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Rails' Insecure Defaults (codeclimate.com)
226 points by sudonim on Mar 27, 2013 | hide | past | web | favorite | 50 comments



> The fix: Rails 4 changed the default session store to be encrypted. Users can no longer decode the contents of the session without the decryption key, which is not available on the client side.

Seriously? So they've added a whole more complexity to the session-layer just because people abused it to store "secret" data? Newsflash: If you don't want the client to be able to read the data, DON'T SEND IT TO THE CLIENT AT ALL. Way more secure than encrypting it.


It isn’t just storing secret data that’s a potential problem:

...even if a user’s session does not contain sensitive data, it can still create risk. By decoding the session data, an attacker can gain useful information about the internals of the application that can be leveraged in an attack. For example, it may be possible to understand which authentication system is in use (Authlogic, Devise, etc.).


I'm sure Authlogic/Devise leaks information about itself in other places than just the session data (e.g. query params, routes).

Besides, this only adds security through obscurity and doesn't actually make it any more secure.


Of course, I agree with you that the goal should not be to add sensitive information to session cookies. But if it's possible to encrypt, and it might provide an attacker with information, why not? I'm interested in the trade-offs. Here's the pull that adds it, I believe: https://github.com/rails/rails/pull/8112/commits


The obvious trade-off is that now I can't see what's in the cookie.


You can quite happily set individual cookies[1] in a very similar way to sessions. You can also output or log the session object on any web page you want to.

If certain data being user-visible is a feature rather than a side effect, the session was the wrong place for you to be putting it.

[1]: http://api.rubyonrails.org/classes/ActionDispatch/Cookies.ht...


In this case the "I" in question is the user for an arbitrary website. Obviously this is not a huge issue, but it's worth noting that this will make many sites a little harder to reverse-engineer. Of course many people might see this as a plus rather than a minus, so make of it what you will.


Is that actually a concern? Sounds like security through obscurity to me. What frameworks besides Rails encrypt session data?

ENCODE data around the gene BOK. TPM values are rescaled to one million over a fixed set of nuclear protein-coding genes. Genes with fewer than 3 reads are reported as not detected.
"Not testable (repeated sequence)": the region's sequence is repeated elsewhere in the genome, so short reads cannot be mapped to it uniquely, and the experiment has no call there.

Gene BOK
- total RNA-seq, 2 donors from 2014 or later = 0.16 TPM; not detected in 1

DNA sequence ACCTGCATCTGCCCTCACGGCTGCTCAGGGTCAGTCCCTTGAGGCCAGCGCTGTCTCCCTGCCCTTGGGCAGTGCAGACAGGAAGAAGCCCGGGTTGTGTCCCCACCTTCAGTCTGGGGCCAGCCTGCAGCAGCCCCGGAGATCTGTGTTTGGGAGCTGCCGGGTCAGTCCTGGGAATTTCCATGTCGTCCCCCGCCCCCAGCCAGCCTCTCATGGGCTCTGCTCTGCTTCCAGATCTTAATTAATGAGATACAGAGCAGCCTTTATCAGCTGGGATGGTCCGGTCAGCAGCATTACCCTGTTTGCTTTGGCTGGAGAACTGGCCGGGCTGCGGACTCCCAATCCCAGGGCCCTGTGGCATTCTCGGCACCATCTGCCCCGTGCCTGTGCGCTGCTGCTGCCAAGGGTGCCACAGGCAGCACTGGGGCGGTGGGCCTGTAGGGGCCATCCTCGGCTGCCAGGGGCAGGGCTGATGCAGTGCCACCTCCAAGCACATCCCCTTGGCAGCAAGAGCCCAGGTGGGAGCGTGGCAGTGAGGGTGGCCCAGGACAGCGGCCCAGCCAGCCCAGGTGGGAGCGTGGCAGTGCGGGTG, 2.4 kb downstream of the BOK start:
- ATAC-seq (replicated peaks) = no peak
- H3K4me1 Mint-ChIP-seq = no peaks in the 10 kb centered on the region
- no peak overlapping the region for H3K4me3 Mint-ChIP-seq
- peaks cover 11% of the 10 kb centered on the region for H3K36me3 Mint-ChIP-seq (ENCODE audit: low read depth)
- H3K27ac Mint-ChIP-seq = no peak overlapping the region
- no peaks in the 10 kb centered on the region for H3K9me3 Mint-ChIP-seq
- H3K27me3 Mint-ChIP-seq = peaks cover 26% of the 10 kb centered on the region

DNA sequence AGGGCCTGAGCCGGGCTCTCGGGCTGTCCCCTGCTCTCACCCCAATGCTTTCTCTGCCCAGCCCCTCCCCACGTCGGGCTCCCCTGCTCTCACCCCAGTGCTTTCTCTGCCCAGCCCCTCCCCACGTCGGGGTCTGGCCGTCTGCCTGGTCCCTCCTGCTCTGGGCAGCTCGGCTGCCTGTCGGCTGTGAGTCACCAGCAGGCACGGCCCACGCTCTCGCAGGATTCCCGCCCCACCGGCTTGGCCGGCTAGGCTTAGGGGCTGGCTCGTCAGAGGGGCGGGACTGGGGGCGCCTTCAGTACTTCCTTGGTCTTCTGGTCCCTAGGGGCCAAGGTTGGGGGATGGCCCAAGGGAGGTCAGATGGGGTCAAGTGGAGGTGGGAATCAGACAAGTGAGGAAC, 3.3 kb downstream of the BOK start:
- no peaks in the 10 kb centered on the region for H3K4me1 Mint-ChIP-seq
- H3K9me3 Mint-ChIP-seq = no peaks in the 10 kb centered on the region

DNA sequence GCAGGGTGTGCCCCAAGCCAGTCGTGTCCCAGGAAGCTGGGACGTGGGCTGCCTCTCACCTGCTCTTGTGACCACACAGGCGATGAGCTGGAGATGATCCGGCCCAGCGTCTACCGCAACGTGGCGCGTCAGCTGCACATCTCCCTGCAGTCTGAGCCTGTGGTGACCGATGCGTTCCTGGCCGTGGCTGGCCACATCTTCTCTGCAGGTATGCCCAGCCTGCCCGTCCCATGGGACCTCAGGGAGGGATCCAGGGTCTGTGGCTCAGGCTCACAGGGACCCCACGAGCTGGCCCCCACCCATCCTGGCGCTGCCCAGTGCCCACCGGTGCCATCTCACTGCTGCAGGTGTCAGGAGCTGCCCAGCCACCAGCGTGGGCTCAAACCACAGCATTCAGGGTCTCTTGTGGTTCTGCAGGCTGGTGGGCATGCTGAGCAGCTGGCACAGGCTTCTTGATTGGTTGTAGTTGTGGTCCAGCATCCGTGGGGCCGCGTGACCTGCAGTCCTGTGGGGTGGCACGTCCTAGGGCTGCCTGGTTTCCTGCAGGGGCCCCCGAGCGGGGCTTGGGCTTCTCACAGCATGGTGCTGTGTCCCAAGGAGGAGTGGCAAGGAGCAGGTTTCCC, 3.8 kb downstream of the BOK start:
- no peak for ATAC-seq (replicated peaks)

ASP.NET optionally encrypts and signs the ViewState, although there the goal actually is to allow storing sensitive information in the session.


Session (at least ASP.NET session) and ViewState are pretty different though. ASP.NET session is on the server, and looked up via a key fom the session cookie (sent to the client). ViewState is sent to the client to allow...well to allow ASP.NET pages to be really horrible and heavy, but also to allow it to know what the 'previous' value for controls was so it can raise change events etc.. Serializing ASP.NET session out to the client is definitely weird, and would not be a normal thing to do. Is rails 'session' being discussed more analogous to ASP.NET viewstate?


nope, I think that rails session sounds probably like ASP.net session. At any rate, rails session is like PHP session (i am not familar with asp.net).

But yes, the default Rails implementation does not store the session on the server but a key in a cookie. Although you can optionally do that, storing the actual session data in the rdbms, or other server-side places. But the default Rails implementation, yes, actually stores the session info itself in cookies.

One of the benefits of this is, when you've scaled out/load balanced your app servers to multiple instances, they don't need to share a session store somewhere, they each get the entire session via cookie. There are also other disadvantages, including with synchronization.

But also including that your session data is now visible to the client when it wasn't before. So, yeah, encrypting the data is one way to change the trade-off calcuation and make it work for more (but not all) apps/use cases, why not?

It actually doesn't increase the complexity much. If you're storing session data in cookies to begin with, you already needed to crypto sign them, to avoid tampering. If you're involving crypto in there anyway, and a secret key anyway, might as well (as a configurable option, sure; which is the default configuration, why not) tell the crypto library to encrypt+sign/decrypt+verify instead of just sign/verify, why not.


Finding out which library is used would not be a big deal, but there's also no reason why cookie keys would have to reveal that either.

Signed cookies with app name as key should be good enough for all purposes.